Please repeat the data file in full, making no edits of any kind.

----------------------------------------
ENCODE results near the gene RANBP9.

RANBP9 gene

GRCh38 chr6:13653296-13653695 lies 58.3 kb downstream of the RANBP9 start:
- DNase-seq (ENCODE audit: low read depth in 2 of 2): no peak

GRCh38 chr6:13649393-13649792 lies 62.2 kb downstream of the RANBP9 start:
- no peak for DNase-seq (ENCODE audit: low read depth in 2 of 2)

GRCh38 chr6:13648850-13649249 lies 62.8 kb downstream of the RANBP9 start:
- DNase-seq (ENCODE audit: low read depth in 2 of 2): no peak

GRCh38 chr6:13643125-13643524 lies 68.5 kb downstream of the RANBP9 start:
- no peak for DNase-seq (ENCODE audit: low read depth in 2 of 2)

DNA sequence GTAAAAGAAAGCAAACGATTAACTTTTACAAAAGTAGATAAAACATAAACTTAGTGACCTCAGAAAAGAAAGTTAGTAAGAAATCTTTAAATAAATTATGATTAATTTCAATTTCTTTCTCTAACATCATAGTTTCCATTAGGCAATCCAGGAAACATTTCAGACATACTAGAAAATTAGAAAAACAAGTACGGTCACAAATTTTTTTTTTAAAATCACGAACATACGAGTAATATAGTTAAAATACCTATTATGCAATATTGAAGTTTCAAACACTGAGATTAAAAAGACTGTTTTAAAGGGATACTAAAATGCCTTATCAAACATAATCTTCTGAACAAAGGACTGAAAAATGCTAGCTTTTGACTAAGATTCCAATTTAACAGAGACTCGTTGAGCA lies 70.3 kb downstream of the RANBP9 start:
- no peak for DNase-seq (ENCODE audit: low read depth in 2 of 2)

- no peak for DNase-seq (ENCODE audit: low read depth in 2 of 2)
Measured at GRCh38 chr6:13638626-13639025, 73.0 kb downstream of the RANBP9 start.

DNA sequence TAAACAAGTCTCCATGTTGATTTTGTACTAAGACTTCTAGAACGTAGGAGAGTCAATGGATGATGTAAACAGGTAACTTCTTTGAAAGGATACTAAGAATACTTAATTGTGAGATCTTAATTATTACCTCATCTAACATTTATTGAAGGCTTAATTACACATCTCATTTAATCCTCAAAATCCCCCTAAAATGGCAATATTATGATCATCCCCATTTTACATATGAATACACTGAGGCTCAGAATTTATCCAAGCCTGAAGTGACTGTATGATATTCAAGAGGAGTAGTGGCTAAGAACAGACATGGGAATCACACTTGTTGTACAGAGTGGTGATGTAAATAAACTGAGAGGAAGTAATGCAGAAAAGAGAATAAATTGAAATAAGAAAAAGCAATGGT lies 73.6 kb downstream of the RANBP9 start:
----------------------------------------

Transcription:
ENCODE results near the gene RANBP9.

RANBP9 gene

GRCh38 chr6:13653296-13653695 lies 58.3 kb downstream of the RANBP9 start:
- DNase-seq (ENCODE audit: low read depth in 2 of 2): no peak

GRCh38 chr6:13649393-13649792 lies 62.2 kb downstream of the RANBP9 start:
- no peak for DNase-seq (ENCODE audit: low read depth in 2 of 2)

GRCh38 chr6:13648850-13649249 lies 62.8 kb downstream of the RANBP9 start:
- DNase-seq (ENCODE audit: low read depth in 2 of 2): no peak

GRCh38 chr6:13643125-13643524 lies 68.5 kb downstream of the RANBP9 start:
- no peak for DNase-seq (ENCODE audit: low read depth in 2 of 2)

DNA sequence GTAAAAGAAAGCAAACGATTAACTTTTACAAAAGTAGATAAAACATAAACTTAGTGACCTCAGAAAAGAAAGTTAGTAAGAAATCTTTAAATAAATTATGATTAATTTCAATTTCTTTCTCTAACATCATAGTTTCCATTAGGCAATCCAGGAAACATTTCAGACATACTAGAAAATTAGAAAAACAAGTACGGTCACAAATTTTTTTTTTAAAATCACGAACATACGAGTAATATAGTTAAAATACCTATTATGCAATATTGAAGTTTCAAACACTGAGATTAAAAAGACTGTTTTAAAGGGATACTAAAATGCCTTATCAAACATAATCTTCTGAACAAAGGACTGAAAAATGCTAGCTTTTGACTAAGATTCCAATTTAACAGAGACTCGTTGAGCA lies 70.3 kb downstream of the RANBP9 start:
- no peak for DNase-seq (ENCODE audit: low read depth in 2 of 2)

- no peak for DNase-seq (ENCODE audit: low read depth in 2 of 2)
Measured at GRCh38 chr6:13638626-13639025, 73.0 kb downstream of the RANBP9 start.

DNA sequence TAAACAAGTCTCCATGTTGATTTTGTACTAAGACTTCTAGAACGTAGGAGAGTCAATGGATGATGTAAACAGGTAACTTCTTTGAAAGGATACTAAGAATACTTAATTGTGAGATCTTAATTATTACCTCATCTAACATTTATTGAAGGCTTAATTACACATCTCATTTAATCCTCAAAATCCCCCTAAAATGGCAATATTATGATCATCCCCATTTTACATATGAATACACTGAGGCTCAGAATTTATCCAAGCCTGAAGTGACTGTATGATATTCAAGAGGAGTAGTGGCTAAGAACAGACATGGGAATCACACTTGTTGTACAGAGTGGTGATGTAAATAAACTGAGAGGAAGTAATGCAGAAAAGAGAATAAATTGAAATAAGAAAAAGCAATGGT lies 73.6 kb downstream of the RANBP9 start: